Even with reinforced structures, the fast transport ships operate under sailing restrictions because “encountering a rogue wave” can “result in sea-slam events that causes structural damage to the bow structure,” Gilmore wrote. The operating restrictions include requiring vessels to wait out the highest seas or travel at speeds much lower than their maximum, according to Gilmore’s report.
Van Leunen, the Military Sealift Command spokesman, said that “the Navy routinely diverts ships during transits to avoid heavy weather” and this ship is no exception. Its primary missions will often be in coastal waters that offer “some protection from weather and sea state when compared to open ocean transits,” he said.
The vessel’s latest sea tests also were marred by the poor reliability of generators made by Fincantieri SpA that supply electrical power, according to Gilmore. The generators failed “at a much greater rate than predicted.”
Required to operate 8,369 hours between major failures, the generators failed as soon as 208 hours at some points, improving to 1,563 hours in the most recent tests.
Fincantieri spokesman Antonio Autorino said in an e-mail that “the concerns described in the report have been resolved and this information was provided to the Navy, yet was not included in the report.”
Posted by CAMACOL at 1/21/2016 11:19:00 AM
Tuesday, January 19, 2016
Thursday, January 14, 2016
A startup known for annotated pop songs and bawdy executives enlists President Obama and Spotify in its vision for the Web.
For much of its young life, the startup Genius didn’t seem to be headed in a direction leading to the White House. The website launched with a focus on annotated music lyrics, and its founders were pilloried for immature behavior, racial insensitivity, and a general aura of non-seriousness. When the Obama administration laid out its plans for this year’s State of the Union, however, it included an online presentation of past speech texts that were annotated, using Genius’s technology.
Genius originally focused on rap lyrics, with a platform that allowed users to explain or interpret each line in, say, Ten Crack Commandments by The Notorious B.I.G. Click on a highlighted line in the text and the annotations left by other users pop up. On Tuesday, in a move unrelated to the evening's big presidential speech, Genius announced a partnership with Spotify that turns user-submitted comments into something that feels very similar to VH1’s Behind the Music. That's exactly the sort of pact that fits with the musical legacy of the website.
But the company has also expanded to many other types of text as it tries to turn itself into a tool that can be used elsewhere, with online publishers and authors embracing the annotation tool. For the last several months Genius has focused particularly in politics. A partnership with the Washington Post last year produced annotations for political debates, and Hillary Clinton’s campaign used the service to promote her kickoff speech. Getting a small role in the State of the Union is a culmination of the startups push into politics.
Neither the White House nor Spotify are directing their audiences to Genius.com. Instead, Genius will help annotate texts hosted by the U.S. president and the popular streaming-music service. Genius supplies little more than the technology and in some cases, the people looking to post annotations. A post on Medium about the State of the Union by Jason Goldman, the White House’s chief digital officer, didn’t even mention Genius’s name.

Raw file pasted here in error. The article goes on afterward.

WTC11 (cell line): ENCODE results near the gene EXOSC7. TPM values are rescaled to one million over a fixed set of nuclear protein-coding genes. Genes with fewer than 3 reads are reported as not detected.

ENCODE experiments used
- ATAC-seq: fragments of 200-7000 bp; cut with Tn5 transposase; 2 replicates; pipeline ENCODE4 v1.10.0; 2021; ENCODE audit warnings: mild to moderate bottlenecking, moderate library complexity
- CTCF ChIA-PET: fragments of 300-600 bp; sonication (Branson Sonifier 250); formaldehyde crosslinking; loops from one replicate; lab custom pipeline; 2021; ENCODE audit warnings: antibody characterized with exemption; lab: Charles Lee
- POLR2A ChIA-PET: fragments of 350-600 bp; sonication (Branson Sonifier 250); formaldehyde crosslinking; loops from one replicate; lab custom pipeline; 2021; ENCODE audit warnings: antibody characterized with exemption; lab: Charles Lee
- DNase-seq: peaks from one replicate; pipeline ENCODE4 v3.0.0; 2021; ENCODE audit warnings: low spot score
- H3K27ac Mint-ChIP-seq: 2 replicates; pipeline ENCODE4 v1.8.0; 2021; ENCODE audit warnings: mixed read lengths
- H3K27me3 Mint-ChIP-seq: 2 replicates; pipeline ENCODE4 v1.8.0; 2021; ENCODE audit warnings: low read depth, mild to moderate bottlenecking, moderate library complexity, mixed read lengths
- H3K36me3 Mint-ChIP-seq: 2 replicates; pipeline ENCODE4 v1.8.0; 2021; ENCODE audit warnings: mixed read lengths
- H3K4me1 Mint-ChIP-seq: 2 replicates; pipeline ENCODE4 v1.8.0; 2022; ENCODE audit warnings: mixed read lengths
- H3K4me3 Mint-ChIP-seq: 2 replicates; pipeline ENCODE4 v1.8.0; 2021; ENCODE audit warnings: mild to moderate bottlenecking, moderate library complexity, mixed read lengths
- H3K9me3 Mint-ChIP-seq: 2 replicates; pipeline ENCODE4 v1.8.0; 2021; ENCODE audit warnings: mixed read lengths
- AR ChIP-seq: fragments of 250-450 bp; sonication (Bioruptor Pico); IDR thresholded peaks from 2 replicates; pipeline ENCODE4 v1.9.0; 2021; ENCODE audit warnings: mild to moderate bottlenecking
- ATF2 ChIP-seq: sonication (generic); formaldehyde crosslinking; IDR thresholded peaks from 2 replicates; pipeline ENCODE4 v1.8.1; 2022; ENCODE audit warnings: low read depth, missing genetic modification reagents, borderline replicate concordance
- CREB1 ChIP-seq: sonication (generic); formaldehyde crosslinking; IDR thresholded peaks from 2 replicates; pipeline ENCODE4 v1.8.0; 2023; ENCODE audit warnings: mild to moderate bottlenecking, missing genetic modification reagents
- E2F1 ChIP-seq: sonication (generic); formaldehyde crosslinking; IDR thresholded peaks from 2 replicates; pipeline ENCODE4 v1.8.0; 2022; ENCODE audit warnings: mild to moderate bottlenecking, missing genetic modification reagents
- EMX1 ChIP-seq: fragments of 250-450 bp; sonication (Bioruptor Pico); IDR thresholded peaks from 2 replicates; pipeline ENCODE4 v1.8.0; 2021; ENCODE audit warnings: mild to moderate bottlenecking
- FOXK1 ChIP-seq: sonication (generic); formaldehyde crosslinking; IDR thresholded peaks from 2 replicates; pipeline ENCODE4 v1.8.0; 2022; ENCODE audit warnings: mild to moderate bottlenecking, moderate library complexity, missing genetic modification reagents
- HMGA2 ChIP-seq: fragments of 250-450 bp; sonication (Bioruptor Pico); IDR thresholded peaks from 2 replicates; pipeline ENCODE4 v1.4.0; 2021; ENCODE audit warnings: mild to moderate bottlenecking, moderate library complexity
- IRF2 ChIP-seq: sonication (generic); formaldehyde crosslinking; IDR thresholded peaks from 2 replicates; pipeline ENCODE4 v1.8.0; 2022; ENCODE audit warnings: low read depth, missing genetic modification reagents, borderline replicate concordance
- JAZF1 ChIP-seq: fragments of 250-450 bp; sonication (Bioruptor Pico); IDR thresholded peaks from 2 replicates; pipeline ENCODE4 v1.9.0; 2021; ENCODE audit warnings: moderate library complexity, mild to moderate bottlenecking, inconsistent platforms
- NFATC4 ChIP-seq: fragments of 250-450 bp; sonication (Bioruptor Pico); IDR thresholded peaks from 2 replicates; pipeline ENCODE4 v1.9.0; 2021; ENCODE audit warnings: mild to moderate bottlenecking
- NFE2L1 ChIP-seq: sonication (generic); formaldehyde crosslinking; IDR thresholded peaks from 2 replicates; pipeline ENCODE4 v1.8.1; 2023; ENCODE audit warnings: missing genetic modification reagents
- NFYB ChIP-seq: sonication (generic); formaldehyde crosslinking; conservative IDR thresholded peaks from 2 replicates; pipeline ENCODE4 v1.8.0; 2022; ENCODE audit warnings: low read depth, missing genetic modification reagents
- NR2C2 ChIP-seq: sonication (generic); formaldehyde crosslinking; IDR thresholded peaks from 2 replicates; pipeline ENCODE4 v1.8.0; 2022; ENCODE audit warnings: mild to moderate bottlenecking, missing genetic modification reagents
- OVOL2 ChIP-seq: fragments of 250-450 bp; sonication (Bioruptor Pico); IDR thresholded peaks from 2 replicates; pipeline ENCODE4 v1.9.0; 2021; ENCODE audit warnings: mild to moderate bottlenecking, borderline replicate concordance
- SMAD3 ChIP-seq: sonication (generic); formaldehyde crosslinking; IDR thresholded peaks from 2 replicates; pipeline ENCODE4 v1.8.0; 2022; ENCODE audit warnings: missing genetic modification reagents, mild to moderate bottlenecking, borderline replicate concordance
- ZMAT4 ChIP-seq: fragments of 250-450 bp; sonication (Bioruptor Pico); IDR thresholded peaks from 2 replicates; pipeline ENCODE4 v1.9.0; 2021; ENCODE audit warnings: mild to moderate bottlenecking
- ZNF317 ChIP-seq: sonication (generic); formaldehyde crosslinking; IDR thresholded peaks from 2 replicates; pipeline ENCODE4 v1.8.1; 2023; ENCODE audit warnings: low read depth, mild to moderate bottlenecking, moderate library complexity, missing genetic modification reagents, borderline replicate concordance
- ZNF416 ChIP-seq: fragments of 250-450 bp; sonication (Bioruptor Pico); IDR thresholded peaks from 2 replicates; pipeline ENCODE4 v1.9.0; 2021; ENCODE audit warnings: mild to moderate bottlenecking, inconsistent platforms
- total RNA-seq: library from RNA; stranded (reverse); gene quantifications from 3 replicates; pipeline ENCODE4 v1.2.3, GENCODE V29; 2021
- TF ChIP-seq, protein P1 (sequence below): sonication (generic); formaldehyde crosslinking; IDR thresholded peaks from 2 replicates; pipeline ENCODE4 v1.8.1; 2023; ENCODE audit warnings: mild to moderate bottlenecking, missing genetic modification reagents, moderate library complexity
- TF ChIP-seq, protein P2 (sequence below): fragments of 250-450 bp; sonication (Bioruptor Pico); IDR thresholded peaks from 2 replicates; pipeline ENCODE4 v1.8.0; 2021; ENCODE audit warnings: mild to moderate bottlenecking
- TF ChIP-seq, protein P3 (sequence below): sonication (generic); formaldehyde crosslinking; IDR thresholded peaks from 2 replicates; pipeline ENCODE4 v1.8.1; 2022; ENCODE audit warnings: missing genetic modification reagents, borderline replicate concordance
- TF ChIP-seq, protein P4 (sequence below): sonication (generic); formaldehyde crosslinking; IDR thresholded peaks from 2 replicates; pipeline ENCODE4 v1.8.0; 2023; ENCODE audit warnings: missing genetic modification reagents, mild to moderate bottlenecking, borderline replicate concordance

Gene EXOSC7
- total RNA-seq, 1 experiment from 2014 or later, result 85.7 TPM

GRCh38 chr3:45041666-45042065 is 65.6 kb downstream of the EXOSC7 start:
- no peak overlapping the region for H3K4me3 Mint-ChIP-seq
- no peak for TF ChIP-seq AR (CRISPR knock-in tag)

The idea for Genius is a broader vision, both in terms of subject matter and the way it reaches people. Tom Lehman, one of the company’s co-founders and its chief executive, has been talking about a way to annotate anything on the Internet since its inception. Mark Andresseen, the co-founder of Netscape whose venture capital firm invested in Genius in 2012, wanted to include such a feature directly into his Web browser.
Genius has been slowly trying to divorce its service from a single website over the course of this year, but Lehman says that the plan is still in early stages. He would like the service to be a part of the Web’s infrastructure, just the way a Facebook “like” button shows up on pretty much any website you visit. “It doesn’t make sense to put the State of the Union on Genius.com,” he said. “Genius should follow you and live in the natural place for you to experience content.”
Getting a presidential endorsement is a good step in that direction, but ubiquity is pretty difficult to achieve. Lehman says dozens of publishers are making it possible for their users to annotate with Genius's tools.
Spotify, which use apps rather than websites, makes the the technical challenge even harder. For now, Spotify users can’t annotate songs as they listen to them; instead, the two companies are selecting a few songs and hand-crafting a way to read comments that have been left on Genius.com in advance.
Presumably the way to turn such a service into a business will involve advertising. But Genius hasn’t firmed up how it plans to make money off either its website or its distributed annotation service. Lehman’s plan, for now, is to find as many publications as he can that are willing to use Genius as a way to annotate their sites. It’s not the only place to come up with this idea; Medium.com allows in-text commenting, and the New York Times has experimented with it as well.
Opening up content to annotations from the public will probably make some websites nervous, especially if it means working with an outside company. But Lehman thinks Genius can persuade publishers that they’ll have to loosen their grip. “They want editorial control,” he said. “But they they don’t want to do the work.”
Posted by CAMACOL at 1/14/2016 01:40:00 PM
Tuesday, January 12, 2016
Posted by CAMACOL at 1/12/2016 12:26:00 PM